Secondly, here are a few things I've learned about knits and sewing with them that have helped to improve the quality of my knit garments, and also the experience of sewing them.
Selecting a Knit for Leggings
There are many different types of knit fabrics that come in various weights and are made up of different fibers. Because of this, I'm going to stick to the one that I used for this project-jersey knit. Jersey knit is typically a light to medium weight fabric that has a good stretch and is often used for T-shirts, dresses, skirts, and leggings. When it comes to sewing leggings, you'll want a fabric that has a four-way stretch, meaning it can be stretched in all directions, has a good recovery, meaning that when you stretch it out, it goes back to how it was before being stretched. This stretchability is especially important with leggings because the fit is generally pretty tight (has a lot of negative ease), and areas like the knees get a lot of stretching from wear.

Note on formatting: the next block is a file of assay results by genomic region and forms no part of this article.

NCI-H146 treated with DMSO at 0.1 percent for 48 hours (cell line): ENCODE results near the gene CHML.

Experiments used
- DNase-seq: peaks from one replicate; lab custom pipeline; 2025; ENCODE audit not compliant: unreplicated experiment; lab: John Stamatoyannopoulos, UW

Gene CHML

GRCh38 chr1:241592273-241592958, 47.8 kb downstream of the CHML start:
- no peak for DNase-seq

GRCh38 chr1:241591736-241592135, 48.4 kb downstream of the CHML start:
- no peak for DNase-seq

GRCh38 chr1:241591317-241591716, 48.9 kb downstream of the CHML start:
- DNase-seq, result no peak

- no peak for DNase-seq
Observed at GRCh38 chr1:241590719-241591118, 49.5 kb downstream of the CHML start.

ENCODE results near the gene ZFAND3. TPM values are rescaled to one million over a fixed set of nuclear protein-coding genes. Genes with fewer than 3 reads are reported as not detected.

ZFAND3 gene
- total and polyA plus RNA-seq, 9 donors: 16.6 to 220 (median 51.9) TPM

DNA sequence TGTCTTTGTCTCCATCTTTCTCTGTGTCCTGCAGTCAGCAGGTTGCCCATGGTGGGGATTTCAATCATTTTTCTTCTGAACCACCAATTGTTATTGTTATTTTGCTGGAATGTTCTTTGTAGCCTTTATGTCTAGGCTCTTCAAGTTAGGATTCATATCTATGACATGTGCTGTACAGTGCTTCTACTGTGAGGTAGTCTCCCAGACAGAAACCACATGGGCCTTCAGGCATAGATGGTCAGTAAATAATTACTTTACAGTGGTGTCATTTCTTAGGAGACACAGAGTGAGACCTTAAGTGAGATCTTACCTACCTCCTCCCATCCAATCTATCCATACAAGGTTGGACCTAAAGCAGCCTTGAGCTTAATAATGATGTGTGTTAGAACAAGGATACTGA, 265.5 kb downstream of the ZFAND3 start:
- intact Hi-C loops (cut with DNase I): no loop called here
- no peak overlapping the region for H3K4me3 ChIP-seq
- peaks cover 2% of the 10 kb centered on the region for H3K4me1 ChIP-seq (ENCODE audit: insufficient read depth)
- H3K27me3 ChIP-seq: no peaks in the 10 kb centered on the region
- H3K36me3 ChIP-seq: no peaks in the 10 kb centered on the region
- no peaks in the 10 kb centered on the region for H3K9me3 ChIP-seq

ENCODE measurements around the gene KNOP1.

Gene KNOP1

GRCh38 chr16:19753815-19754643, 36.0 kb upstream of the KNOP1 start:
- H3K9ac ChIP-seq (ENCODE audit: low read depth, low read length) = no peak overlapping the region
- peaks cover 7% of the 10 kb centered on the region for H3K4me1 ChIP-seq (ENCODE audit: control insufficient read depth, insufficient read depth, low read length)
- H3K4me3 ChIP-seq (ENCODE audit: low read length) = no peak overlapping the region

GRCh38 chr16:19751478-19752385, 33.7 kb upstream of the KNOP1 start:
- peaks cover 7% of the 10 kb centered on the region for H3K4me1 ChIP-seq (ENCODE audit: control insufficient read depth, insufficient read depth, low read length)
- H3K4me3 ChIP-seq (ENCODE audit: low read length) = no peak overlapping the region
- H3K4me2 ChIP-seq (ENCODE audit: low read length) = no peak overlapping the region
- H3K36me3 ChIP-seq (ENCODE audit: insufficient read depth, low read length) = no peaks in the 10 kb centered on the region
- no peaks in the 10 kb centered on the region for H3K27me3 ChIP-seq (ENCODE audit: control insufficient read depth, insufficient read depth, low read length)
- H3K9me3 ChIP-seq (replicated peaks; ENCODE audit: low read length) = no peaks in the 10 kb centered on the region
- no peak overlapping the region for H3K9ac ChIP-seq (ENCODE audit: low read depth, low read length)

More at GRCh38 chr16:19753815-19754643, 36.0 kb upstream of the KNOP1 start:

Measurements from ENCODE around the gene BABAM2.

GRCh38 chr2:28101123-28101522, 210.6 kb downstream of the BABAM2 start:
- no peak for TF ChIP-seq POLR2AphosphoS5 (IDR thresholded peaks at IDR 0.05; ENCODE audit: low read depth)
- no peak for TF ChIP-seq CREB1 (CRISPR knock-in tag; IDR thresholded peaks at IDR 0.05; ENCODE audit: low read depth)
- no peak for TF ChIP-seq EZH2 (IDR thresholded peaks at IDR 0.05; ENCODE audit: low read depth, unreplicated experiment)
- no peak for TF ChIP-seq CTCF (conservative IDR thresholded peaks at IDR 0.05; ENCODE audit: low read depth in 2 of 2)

My favorite types of jersey knit are those that contain rayon. Rayon is made from bamboo, so these types of knits are very soft and luxurious to wear. The fabric I used for my leggings is the Telio Rayon Jersey Knit in Black Tie Dye. It's 95% rayon (bamboo) and 5% spandex, giving it a super soft feeling on the skin and an excellent recovery after being stretched. I've used this fabric for dresses and tanks as well, and am always pleased with it.